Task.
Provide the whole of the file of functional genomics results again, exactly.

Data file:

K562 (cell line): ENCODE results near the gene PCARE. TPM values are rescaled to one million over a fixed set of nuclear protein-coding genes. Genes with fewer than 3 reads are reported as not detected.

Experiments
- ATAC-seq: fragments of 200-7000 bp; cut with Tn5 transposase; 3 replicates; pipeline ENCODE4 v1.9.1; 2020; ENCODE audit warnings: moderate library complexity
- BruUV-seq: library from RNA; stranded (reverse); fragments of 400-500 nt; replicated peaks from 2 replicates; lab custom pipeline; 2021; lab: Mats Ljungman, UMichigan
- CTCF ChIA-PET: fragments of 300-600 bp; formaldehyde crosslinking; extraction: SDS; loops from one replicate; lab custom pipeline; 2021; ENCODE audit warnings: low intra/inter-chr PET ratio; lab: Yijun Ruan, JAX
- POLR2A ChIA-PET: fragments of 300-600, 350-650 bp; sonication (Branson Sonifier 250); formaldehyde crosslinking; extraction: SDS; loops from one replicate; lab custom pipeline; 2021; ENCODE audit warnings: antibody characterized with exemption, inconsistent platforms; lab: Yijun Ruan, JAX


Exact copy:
K562 (cell line): ENCODE results near the gene PCARE. TPM values are rescaled to one million over a fixed set of nuclear protein-coding genes. Genes with fewer than 3 reads are reported as not detected.

Experiments
- ATAC-seq: fragments of 200-7000 bp; cut with Tn5 transposase; 3 replicates; pipeline ENCODE4 v1.9.1; 2020; ENCODE audit warnings: moderate library complexity
- BruUV-seq: library from RNA; stranded (reverse); fragments of 400-500 nt; replicated peaks from 2 replicates; lab custom pipeline; 2021; lab: Mats Ljungman, UMichigan
- CTCF ChIA-PET: fragments of 300-600 bp; formaldehyde crosslinking; extraction: SDS; loops from one replicate; lab custom pipeline; 2021; ENCODE audit warnings: low intra/inter-chr PET ratio; lab: Yijun Ruan, JAX
- POLR2A ChIA-PET: fragments of 300-600, 350-650 bp; sonication (Branson Sonifier 250); formaldehyde crosslinking; extraction: SDS; loops from one replicate; lab custom pipeline; 2021; ENCODE audit warnings: antibody characterized with exemption, inconsistent platforms; lab: Yijun Ruan, JAX